Plumbers Licensing -- A Case Study

Status: 
Archived
Subject: 
Teacher & Employment Testing

An ongoing fiasco involving licensing of master plumbers in Westchester County, New York, clearly illustrates many of the flaws of the fixation on standardized, multiple-choice exams to make high-stakes decisions. The controversies over determining appropriate eligibility requirements for taking the new exam, its content coverage, "correct" answers, passing scores, and appeals procedures show how non-objective the testing process really is.

 

Until late 1995, plumbers in suburbs north of New York City were licensed on a municipality-by-municipality basis. A master plumber from Yonkers could not work in neighboring White Plains without passing another local test. Then, apparently motivated by a desire to enhance simplicity and efficiency, the Westchester County government voted to create a single county-wide exam which would allow plumbers to work across a broader region.

 

To supervise the new test, county officials appointed a 10-person Board of Plumbing Examiners, including several active plumbers. The board, in turn, hired Block & Associates, a Gainesville, Florida, consulting firm, to manufacture the exam.

 

Problems began almost immediately. In the first administration of the Westchester County Master Plumbers Examination, in April 1996, only 78 of the 257 candidates who took the test initially earned passing scores of 70 or higher. Yet, most of the test-takers were experienced plumbers with ten or more years of work experience.

 

Under scrutiny for the surprisingly low passing rate, Block & Associates discovered that a "mistake" in its computer grading program had failed to include a "rounding factor" for scores near the cut-off level. As a result, seven more test-takers were declared to have passed.

 

That did not satisfy leaders of the local plumbers association, who could not understand why so many of their members had failed. Their pressure forced Block to conduct a further review of the test. Block first revealed that three of the 130 items on the test had never been scored at all because of "candidate comments," then admitted that closer scrutiny revealed that seven of the 127 scored items on the exam were also flawed -- three had "ambiguous" answer choices; two had "more than one possible answer;" and two more were "miskeys" in which "the answer the computer used in grading the test question was the incorrect selection." These changes led to an additional 26 test-takers' scores moving above the passing level and receiving licenses.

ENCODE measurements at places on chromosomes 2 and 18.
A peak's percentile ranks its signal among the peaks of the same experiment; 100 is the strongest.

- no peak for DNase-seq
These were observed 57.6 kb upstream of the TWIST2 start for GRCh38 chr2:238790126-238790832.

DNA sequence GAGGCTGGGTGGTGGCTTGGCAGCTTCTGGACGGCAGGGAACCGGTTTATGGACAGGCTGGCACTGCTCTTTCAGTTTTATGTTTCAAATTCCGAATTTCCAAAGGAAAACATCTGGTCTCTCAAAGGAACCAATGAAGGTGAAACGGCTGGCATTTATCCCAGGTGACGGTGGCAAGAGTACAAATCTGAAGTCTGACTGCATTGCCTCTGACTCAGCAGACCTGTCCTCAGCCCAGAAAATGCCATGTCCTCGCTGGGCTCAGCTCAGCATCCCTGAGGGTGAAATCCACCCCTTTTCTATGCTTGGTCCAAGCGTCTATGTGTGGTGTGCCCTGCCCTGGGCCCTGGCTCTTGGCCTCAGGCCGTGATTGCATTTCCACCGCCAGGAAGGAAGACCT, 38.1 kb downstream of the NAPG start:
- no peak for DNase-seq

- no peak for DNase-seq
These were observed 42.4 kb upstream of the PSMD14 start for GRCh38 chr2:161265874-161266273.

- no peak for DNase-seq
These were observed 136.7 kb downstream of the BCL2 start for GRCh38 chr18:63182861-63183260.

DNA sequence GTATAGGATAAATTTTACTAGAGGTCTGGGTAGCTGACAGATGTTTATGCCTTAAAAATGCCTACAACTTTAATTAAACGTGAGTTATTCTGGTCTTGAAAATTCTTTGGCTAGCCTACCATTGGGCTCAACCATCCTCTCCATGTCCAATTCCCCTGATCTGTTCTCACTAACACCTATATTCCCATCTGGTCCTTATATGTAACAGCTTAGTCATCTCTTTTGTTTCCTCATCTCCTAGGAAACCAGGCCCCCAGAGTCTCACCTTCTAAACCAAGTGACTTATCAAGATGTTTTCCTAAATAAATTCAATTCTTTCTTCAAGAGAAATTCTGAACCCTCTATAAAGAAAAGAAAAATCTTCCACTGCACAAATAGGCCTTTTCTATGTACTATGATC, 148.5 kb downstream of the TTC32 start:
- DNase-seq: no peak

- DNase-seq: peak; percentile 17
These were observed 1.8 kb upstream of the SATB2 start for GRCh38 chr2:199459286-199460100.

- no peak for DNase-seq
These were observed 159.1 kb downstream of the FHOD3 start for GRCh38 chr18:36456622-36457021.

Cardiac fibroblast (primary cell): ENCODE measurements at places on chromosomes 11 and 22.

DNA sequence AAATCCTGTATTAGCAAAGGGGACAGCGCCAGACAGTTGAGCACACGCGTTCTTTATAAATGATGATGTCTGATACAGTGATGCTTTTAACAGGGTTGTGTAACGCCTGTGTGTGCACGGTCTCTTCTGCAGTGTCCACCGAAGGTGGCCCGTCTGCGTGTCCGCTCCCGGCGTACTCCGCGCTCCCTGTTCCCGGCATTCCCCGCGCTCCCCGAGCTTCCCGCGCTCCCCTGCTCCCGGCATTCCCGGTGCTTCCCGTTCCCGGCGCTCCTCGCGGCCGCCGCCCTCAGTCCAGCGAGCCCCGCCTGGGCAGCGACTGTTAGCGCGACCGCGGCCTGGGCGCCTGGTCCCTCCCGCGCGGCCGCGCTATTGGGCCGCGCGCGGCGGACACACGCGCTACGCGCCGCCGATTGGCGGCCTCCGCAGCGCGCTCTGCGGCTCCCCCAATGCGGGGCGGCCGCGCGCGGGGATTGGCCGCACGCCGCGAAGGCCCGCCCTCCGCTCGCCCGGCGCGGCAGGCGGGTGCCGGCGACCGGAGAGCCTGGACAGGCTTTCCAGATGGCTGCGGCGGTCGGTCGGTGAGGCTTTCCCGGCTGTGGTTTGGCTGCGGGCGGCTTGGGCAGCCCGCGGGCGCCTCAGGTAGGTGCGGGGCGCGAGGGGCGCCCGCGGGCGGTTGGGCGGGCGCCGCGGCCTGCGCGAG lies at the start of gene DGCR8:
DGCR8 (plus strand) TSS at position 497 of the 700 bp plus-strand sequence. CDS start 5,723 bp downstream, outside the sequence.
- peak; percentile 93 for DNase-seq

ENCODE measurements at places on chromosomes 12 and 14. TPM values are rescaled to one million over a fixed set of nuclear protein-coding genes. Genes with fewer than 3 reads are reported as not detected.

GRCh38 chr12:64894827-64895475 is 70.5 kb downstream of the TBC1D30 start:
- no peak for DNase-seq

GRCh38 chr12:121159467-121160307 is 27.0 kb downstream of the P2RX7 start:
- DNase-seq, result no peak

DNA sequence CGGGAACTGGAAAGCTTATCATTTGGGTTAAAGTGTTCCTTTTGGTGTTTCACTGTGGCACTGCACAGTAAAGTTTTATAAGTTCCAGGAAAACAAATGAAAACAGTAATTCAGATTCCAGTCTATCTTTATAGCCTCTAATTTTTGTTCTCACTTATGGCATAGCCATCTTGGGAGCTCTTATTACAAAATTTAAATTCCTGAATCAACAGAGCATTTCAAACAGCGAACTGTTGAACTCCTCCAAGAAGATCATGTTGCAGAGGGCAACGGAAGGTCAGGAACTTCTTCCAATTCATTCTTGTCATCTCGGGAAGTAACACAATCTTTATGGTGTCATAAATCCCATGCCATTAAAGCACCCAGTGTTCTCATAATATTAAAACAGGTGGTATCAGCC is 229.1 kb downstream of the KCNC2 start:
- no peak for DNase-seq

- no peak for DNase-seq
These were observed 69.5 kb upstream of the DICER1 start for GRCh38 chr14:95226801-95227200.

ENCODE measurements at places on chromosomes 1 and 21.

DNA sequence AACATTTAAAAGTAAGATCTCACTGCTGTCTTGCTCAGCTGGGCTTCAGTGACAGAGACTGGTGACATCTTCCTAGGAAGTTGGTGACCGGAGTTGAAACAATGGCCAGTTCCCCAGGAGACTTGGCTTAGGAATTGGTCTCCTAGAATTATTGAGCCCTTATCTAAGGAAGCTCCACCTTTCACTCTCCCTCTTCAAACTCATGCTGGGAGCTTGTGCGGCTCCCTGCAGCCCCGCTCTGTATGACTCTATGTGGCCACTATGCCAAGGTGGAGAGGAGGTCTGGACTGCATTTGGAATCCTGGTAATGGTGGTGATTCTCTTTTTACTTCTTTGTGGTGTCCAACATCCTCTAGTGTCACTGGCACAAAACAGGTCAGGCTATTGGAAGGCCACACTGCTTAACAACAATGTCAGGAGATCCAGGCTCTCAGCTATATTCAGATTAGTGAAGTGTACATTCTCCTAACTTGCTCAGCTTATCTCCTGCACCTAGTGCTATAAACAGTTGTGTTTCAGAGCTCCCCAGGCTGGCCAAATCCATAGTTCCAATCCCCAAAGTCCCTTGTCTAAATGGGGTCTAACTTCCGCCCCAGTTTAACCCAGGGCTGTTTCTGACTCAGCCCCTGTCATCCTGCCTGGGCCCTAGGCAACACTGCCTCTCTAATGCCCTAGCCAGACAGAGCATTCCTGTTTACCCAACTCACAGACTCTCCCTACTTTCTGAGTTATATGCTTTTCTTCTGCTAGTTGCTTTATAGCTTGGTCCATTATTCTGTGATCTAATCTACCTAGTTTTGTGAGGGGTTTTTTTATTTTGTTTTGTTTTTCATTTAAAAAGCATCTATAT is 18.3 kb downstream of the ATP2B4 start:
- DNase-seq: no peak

Over the course of barely four months, at least three different scores were reported to each master plumber who took the test. Despite the changes, more than half the candidates were still declared to have failed the test. As this comedy of errors was unfolding, a local newspaper disclosed that the Westchester County Board of Plumbing Examiners had secretly voted to award automatic "grandfather" licenses to five of its members who were plumbers but who had not passed the test. Their rationale was that board members could not properly take an exam they had helped design. The County Attorney quickly ruled the Board's action illegal.

 

Outraged by these developments, the United Plumbers of Westchester filed suit against the County and its Plumbing Board in late 1996 seeking to have the test declared invalid and the licensing law an unconstitutional "deprivation of due process of law and equal protection." Several elected officials then intervened, asking the plumbers to hold off on their legal case until the county legislature could review the law.

 

As County Legislator Katherine Carsky noted, "It is imperative that the Board take immediate steps to fix this law before the flaws in the law create even more problems. . . It doesn't do anyone any good to continue along this road of trial and error."

 

The plumbers now face lengthy legal and political hurdles in order to gain the right to practice their chosen trade. Many are frustrated, noting that they already had passed tests to earn licenses in their home communities. Most held state certification as well.

 

Why, they wonder, was yet another test of experienced professionals needed? Whose needs were really served by the exam? Perhaps those fundamental questions will be addressed in upcoming hearings in a courtroom or legislative chamber.